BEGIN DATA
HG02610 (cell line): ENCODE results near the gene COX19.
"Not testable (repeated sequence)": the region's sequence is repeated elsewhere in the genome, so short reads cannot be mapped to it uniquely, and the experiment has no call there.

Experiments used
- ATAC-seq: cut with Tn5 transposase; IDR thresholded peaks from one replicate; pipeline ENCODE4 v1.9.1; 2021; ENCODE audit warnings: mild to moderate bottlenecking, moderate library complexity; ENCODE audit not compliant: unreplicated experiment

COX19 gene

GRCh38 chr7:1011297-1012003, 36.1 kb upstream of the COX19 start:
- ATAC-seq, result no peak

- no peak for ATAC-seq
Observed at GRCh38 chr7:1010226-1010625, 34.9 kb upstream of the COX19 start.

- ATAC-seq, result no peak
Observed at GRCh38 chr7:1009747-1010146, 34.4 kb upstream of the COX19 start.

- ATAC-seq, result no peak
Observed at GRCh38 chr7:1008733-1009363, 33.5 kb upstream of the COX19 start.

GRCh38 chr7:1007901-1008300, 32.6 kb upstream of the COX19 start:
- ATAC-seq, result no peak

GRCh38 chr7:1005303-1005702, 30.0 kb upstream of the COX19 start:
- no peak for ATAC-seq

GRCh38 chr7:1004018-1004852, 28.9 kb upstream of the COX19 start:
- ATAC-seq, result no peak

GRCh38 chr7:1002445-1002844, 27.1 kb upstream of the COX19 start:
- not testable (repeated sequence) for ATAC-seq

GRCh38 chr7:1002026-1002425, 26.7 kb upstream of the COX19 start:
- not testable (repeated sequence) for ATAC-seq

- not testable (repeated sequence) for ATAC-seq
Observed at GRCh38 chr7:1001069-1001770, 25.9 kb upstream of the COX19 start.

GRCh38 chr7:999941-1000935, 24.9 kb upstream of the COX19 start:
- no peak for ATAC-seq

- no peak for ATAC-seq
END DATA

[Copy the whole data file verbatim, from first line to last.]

HG02610 (cell line): ENCODE results near the gene COX19.
"Not testable (repeated sequence)": the region's sequence is repeated elsewhere in the genome, so short reads cannot be mapped to it uniquely, and the experiment has no call there.

Experiments used
- ATAC-seq: cut with Tn5 transposase; IDR thresholded peaks from one replicate; pipeline ENCODE4 v1.9.1; 2021; ENCODE audit warnings: mild to moderate bottlenecking, moderate library complexity; ENCODE audit not compliant: unreplicated experiment

COX19 gene

GRCh38 chr7:1011297-1012003, 36.1 kb upstream of the COX19 start:
- ATAC-seq, result no peak

- no peak for ATAC-seq
Observed at GRCh38 chr7:1010226-1010625, 34.9 kb upstream of the COX19 start.

- ATAC-seq, result no peak
Observed at GRCh38 chr7:1009747-1010146, 34.4 kb upstream of the COX19 start.

- ATAC-seq, result no peak
Observed at GRCh38 chr7:1008733-1009363, 33.5 kb upstream of the COX19 start.

GRCh38 chr7:1007901-1008300, 32.6 kb upstream of the COX19 start:
- ATAC-seq, result no peak

GRCh38 chr7:1005303-1005702, 30.0 kb upstream of the COX19 start:
- no peak for ATAC-seq

GRCh38 chr7:1004018-1004852, 28.9 kb upstream of the COX19 start:
- ATAC-seq, result no peak

GRCh38 chr7:1002445-1002844, 27.1 kb upstream of the COX19 start:
- not testable (repeated sequence) for ATAC-seq

GRCh38 chr7:1002026-1002425, 26.7 kb upstream of the COX19 start:
- not testable (repeated sequence) for ATAC-seq

- not testable (repeated sequence) for ATAC-seq
Observed at GRCh38 chr7:1001069-1001770, 25.9 kb upstream of the COX19 start.

GRCh38 chr7:999941-1000935, 24.9 kb upstream of the COX19 start:
- no peak for ATAC-seq

- no peak for ATAC-seq